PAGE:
"With the Shopfloor Manager in TDM Global Line , customers can compile all workflows individually with the help of a configurator." For Stefan Mayer, Senior Consultant at TDM Systems, this means that the days of adapting production processes to inflexible software are over. Consistently modular in design, Shopfloor Management adapts to the individual circumstances on a shopfloor. The tool list forms the basis for every calculation of requirements. "Whether it's orders, individual workpieces or NC programs, ultimately everything is broken down into tool lists".
From the very beginning, the development of the TDM Shopfloor Manager focused on the situation and needs of the process participants. Different data is required throughout the entire process chain. Any process participant should have access to exactly the data and information that they need for their tasks. In addition to the user situation, the real tool circulation is also in focus. This results from the respective configuration. Typically, this involves a crib, a presetting device and a machine, whereby tasks are assigned to each of these areas. This is usually typical in a shopfloor – but not universal. Mayer: "Many companies combine assembly and presetting together in a tool room, for example. In this case, both areas can be combined to form a 'Tool Room' cost center, whereby all actions are carried out in a single screen."
Further real-life examples: Tool calibration is usually integrated into turning machines; in the case of milling or drilling machines, this takes place using presetting devices outside the machine. Some machines nowadays automatically calibrate their tools themselves, while other machines do not. Previously, tools had to be placed in the crib after use, despite the fact that they should be kept close to the machine if they are needed again. All of this can be displayed precisely in the TDM Shopfloor Manager.
Thanks to its modular design, the software is freely configurable without having to adapt the programming. Mayer: "This way, the software follows the process, not the other way round." This flexibility also drastically reduces the effort involved in making individual adaptations. At least 80% of customer requirements can be covered as standard. Too much flexibility can lead to errors, however, if processes are combined in the wrong sequence. This is prevented by an integrated plausibility check, which only permits plausible sequences, so only those sequences that are plausible are preselected," promises Mayer.
All actions to be carried out are displayed in the form of to-do lists so that employees can work through their tasks in the correct order. Additional tasks can easily be added to the sequence at any time. Users can configure the state-of-the-art user interface according to their own requirements and preferences. In addition, there is the option to use the web browser to access the required functions, so that the necessary applications are available at any time and anywhere in production – even on tablets.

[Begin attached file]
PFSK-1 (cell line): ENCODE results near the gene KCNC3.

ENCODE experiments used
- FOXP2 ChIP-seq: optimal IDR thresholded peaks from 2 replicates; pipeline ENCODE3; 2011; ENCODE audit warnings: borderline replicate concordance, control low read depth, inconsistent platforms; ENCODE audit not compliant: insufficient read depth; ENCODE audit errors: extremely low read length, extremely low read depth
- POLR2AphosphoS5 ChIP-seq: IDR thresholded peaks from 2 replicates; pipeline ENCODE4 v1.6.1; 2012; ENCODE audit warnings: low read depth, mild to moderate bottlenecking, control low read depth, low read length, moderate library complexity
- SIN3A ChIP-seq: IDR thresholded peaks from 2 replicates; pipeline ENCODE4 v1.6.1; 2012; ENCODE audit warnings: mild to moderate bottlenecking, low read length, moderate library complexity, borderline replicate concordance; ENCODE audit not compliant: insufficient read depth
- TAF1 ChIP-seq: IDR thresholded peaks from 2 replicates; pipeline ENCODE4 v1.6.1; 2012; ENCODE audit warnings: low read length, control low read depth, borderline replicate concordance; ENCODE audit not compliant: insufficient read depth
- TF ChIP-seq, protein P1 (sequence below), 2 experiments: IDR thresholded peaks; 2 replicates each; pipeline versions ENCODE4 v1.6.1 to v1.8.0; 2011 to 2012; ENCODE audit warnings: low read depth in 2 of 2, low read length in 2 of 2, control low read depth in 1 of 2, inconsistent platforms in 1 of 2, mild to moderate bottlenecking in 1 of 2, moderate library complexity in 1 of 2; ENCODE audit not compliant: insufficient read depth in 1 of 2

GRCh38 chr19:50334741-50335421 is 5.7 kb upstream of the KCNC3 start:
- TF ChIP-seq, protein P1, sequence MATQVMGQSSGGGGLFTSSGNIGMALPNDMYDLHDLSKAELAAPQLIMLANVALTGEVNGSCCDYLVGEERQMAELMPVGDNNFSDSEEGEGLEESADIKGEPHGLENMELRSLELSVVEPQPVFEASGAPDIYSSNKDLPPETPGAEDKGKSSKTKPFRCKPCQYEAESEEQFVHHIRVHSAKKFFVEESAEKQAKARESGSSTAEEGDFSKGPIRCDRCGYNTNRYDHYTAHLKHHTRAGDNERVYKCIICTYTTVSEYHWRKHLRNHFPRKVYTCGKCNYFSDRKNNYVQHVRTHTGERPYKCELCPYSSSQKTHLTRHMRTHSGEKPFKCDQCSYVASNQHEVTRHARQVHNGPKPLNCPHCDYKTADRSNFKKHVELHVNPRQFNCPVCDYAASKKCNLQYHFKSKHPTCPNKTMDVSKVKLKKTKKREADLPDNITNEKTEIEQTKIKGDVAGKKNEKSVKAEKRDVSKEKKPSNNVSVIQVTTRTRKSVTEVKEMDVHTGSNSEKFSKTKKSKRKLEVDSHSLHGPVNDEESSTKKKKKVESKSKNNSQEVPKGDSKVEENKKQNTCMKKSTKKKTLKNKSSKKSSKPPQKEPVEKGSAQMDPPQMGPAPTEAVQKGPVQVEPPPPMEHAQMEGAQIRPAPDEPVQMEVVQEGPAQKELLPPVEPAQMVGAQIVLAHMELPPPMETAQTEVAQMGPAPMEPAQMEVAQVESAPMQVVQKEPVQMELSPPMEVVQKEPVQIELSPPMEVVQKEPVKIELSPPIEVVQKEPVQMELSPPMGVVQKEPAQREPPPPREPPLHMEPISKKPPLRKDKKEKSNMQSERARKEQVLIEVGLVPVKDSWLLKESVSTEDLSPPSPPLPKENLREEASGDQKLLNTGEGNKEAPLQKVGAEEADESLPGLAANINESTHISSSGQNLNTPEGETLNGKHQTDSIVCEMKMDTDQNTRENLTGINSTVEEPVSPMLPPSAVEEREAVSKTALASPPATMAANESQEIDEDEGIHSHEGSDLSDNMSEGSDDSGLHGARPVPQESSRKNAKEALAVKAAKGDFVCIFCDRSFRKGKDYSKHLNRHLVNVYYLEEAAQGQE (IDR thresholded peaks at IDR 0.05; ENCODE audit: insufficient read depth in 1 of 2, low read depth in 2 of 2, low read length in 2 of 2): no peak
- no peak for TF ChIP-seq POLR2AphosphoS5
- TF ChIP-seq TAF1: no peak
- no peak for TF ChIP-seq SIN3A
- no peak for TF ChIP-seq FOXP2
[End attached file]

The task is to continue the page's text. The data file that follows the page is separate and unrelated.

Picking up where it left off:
The TDM Shopfloor Manager is fully compatible with the inventory management function of the TDM Tool Crib Module Global Line. This means that tool assemblies in secondary cribs and near the machine can also be managed. As such, employees always know exactly where the tool assemblies are and what condition they are in. Disassembling, reassembling and presetting are no longer strictly necessary, saving significant time and costs. Thanks to the integration of identification technologies for the tools, such as RFID, DMC or barcode, the individual tools can be identified as a unique specimen. "This gives every user the clearest possible overview and data transparency in the tool circulation," says Stefan Mayer proudly.
With "Machine Control Connect" (MCC), TDM Systems enables machine tools, with their diverse range of controllers, to send and receive information via APIs (Application Programming Interfaces). The TDM Shopfloor Manager technically integrates the machines into the automated workflow in this way.
There are several advantages to this. Employees now know not only which tools are in the machine, but also what specific condition they are in. This knowledge flows directly into the calculation of requirements. It also saves a lot of time when replacement tools are needed quickly. If the real data from older or simpler machines is not available, a planning approach is adopted. Both processes can be mixed – requirements planning works in any case.
Analysis software can also determine how individual tools behave during certain operations and whether that matches the manufacturer's specifications. Data does not only flow in one direction. Data can also be sent to the machine.
In addition, orders which serve as the basis for calculating requirements can also be entered directly into TDM Global Line. It makes no difference whether these are entered manually or transferred from external systems such as an MES or ERP. TDM uses the information received to provide all of the necessary resources. After all, only TDM knows exactly which tools are in the machine and in what condition.
TDM is the focus of the shopfloor and is the data hub of machining production true to the motto – "Data is the New Energy".